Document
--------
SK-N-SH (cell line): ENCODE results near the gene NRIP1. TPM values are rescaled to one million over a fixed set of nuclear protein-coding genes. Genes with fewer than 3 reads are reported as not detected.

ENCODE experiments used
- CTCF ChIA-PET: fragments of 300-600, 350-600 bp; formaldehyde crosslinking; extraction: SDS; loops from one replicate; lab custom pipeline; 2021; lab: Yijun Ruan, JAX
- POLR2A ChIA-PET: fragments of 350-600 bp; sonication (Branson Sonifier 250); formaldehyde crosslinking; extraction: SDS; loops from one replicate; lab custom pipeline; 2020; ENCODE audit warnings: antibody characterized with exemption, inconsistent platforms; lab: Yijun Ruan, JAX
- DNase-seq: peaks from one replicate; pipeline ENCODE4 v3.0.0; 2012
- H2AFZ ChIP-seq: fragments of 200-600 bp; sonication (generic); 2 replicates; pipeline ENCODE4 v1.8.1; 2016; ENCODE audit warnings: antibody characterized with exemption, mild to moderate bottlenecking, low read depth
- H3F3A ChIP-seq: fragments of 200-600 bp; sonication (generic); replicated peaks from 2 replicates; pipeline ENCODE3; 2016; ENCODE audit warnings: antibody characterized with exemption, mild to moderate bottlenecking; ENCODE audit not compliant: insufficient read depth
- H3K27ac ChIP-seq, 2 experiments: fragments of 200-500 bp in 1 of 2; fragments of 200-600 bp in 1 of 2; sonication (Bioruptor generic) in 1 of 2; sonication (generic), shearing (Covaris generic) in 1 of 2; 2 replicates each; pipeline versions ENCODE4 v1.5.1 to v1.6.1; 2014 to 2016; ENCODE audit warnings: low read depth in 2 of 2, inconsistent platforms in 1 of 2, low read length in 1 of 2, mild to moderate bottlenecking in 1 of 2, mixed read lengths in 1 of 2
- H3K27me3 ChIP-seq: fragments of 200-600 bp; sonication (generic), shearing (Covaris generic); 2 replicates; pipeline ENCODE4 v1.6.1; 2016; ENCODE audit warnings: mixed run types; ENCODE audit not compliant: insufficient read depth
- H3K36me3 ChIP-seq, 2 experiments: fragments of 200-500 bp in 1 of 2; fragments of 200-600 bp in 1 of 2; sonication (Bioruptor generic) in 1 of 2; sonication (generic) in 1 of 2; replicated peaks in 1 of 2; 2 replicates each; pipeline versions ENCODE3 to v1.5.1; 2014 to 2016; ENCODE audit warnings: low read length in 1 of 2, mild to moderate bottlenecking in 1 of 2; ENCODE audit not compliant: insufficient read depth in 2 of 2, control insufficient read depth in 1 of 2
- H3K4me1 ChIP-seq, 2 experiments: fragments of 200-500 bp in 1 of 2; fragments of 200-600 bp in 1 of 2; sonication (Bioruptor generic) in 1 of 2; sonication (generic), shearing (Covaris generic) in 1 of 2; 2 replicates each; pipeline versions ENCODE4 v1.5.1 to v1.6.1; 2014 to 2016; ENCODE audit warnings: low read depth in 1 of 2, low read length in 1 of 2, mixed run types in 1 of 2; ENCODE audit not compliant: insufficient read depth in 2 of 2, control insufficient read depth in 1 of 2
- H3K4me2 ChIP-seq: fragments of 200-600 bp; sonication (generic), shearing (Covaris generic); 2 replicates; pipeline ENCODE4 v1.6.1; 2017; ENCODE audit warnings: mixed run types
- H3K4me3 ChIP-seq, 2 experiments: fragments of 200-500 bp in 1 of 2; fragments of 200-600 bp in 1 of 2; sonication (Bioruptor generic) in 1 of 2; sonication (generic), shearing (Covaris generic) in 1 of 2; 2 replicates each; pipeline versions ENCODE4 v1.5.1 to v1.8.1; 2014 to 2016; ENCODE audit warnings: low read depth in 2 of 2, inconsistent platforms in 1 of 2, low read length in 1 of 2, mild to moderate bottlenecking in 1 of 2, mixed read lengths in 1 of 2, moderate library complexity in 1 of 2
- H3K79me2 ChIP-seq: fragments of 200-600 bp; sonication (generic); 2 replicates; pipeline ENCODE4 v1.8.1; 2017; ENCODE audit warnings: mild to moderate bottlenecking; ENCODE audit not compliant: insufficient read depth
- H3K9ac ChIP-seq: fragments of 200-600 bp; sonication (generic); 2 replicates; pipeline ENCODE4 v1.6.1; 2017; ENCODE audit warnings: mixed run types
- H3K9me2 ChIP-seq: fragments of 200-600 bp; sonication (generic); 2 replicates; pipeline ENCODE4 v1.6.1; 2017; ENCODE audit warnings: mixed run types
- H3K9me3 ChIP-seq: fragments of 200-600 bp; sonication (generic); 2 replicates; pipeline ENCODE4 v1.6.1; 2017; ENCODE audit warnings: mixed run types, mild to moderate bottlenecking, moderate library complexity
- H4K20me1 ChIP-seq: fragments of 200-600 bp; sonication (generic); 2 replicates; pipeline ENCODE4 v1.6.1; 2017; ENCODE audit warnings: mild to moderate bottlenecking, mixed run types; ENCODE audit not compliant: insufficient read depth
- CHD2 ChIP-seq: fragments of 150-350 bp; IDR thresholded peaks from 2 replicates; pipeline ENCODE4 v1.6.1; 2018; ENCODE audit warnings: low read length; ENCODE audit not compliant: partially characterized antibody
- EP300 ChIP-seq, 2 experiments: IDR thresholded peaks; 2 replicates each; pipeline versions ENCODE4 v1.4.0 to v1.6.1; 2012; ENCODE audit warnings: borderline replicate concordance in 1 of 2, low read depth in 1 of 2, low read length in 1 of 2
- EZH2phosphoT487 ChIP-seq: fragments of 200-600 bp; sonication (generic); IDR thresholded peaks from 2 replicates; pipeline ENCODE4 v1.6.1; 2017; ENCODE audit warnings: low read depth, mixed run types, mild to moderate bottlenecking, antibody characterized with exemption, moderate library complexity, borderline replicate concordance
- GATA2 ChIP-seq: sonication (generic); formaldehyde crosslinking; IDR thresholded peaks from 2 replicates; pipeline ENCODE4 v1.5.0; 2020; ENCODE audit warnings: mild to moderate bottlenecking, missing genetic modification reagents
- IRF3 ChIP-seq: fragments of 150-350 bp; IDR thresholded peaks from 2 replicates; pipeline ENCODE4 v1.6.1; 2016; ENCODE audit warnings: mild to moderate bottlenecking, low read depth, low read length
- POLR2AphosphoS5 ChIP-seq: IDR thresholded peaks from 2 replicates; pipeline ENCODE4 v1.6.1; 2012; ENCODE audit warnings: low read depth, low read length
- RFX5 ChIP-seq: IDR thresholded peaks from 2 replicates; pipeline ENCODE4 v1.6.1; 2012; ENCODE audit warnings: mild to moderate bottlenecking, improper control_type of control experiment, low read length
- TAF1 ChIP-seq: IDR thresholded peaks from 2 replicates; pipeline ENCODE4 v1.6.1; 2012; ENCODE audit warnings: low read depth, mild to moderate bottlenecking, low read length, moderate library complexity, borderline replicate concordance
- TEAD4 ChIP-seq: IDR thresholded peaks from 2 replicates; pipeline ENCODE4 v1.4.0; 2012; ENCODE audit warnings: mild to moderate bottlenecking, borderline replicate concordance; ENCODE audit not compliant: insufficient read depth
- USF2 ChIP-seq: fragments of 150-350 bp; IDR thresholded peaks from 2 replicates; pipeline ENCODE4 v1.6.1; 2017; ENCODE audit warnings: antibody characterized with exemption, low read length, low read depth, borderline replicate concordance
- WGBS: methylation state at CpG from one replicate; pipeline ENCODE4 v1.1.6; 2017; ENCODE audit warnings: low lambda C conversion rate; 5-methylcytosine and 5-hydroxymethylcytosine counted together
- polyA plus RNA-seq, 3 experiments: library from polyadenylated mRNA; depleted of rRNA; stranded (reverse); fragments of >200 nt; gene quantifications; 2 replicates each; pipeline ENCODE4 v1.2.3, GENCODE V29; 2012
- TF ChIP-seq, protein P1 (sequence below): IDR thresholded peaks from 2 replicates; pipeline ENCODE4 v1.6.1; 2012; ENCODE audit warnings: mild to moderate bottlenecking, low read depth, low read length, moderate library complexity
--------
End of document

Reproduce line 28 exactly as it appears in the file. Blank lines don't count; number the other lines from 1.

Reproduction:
- USF2 ChIP-seq: fragments of 150-350 bp; IDR thresholded peaks from 2 replicates; pipeline ENCODE4 v1.6.1; 2017; ENCODE audit warnings: antibody characterized with exemption, low read length, low read depth, borderline replicate concordance